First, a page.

While many of us in the health care “space”, as some like to call it, are waiting for Congress and its five committees that are involved in health care legislation to come up with something we can respond to, we, in the Commonwealth are plowing along, trying to come to grips with our own great piece of unfinished health care reform business, namely cost control and its first cousin, payment reform. Proceedings of the Cost Containment committee have been concentrating on the many options that have been espoused over the years to contain costs, and the committee is now poised to begin making some choices among them. At the same time, the Payment Reform Commission, moving with admirable speed, has already selected one path, from among four or five possibilities, and is beginning to tackle the issues of how to get from here to there. The road taken is global payments as the preferred substitute for fee for service. So now begins the hard part — definitions of what level of aggregation is intended for those global payments, who will get them, who will distribute them, and how will they be allocated. We also have to figure out how to include self insured purchasers in the new system, and how long a transition can be tolerated, given the economic circumstances of 2009, 2010, and who knows how much longer.
We have considered short term strategies in less detail than the longer term goals, but short term “fixes” have to be considered if we are to make a contribution to helping the commonwealth with its fiscal problems. It is indeed flattering to hear the number of national opinion makers and opinion writers cite the commonwealth’s reform package as a model, but we enacted that major achievement of access before the economy went south, and trying to deal with the cost components in a time of extreme economic stress makes a Mt. Everest out of what was two years ago, just a normal Rocky Mountain peak. It was hard enough then; it’s a major endeavor today. Having said that, I am struck once more, with the intention of all the participants to make it happen. The true test will be when proposals that demand some sacrifices are put on the table for a decision. I can think of no solutions that, at least in the short run, will not involve some sacrifices — in income, or autonomy, or power. As congress deliberates, my hope is that once again, Massachusetts will lead the way. They may have better weather, but we’ve got the moxie — I hope.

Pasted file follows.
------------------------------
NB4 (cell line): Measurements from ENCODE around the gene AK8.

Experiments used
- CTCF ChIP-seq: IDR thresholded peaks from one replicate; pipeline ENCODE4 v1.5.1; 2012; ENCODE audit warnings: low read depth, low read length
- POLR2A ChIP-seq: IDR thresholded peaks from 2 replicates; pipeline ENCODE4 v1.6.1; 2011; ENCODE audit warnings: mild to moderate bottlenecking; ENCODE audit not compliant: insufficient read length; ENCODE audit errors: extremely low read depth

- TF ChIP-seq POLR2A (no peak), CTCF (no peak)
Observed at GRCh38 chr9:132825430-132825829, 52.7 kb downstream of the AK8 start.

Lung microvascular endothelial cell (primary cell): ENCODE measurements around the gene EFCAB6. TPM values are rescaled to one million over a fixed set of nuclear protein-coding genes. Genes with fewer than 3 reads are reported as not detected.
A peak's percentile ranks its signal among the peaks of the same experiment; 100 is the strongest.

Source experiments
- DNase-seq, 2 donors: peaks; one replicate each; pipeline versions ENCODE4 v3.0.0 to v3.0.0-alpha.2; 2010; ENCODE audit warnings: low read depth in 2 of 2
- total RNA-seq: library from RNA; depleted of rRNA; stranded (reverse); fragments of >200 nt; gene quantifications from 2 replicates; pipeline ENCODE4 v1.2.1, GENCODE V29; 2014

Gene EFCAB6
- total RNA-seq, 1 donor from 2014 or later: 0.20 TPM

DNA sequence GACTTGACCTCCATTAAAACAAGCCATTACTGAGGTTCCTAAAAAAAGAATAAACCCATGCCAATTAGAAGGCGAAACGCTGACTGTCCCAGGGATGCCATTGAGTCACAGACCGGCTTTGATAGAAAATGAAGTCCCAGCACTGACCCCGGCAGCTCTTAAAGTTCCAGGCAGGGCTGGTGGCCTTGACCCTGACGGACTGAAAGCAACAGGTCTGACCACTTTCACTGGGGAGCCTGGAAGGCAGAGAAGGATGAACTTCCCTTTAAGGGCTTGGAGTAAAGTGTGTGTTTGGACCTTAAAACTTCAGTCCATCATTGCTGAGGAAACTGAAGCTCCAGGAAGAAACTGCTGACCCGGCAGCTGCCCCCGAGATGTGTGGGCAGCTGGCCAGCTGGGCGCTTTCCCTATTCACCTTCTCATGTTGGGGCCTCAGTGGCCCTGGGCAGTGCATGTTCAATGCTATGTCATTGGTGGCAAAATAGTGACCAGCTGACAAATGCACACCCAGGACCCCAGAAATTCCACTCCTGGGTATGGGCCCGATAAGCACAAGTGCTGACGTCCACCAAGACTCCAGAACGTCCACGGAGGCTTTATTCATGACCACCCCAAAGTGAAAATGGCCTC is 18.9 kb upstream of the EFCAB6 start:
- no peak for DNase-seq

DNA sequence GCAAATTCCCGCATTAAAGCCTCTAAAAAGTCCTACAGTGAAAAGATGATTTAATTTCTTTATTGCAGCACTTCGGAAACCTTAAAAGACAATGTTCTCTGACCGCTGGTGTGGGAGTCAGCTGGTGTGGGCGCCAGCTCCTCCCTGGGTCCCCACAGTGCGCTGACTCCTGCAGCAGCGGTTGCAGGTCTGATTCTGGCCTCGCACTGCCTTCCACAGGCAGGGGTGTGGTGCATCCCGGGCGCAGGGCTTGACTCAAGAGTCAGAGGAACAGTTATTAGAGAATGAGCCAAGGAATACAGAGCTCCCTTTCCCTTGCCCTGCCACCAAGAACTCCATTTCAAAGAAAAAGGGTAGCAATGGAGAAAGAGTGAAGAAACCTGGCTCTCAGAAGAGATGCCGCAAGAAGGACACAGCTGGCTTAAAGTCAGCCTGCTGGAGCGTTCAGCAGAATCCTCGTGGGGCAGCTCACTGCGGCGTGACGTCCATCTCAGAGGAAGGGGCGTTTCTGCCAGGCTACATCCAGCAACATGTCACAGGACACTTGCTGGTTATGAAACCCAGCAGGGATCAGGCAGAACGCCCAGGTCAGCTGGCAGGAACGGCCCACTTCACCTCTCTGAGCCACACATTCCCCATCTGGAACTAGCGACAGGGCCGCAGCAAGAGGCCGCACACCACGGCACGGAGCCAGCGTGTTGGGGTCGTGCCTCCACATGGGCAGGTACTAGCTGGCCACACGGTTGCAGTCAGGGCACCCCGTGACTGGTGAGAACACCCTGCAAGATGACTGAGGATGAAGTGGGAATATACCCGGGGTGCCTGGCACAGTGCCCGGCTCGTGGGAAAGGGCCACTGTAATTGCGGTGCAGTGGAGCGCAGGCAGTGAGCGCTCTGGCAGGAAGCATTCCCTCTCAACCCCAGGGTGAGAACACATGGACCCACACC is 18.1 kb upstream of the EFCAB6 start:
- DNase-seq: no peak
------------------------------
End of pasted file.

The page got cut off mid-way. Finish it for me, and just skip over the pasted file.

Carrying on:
Dolores L. Mitchell, Executive Director of the Group Insurance Commission of the Commonwealth of Massachusetts, the agency that provides life, health, disability and dental and vision services to over 300,000 State employees, retirees and their dependents.
This program aired on April 23, 2009. The audio for this program is not available.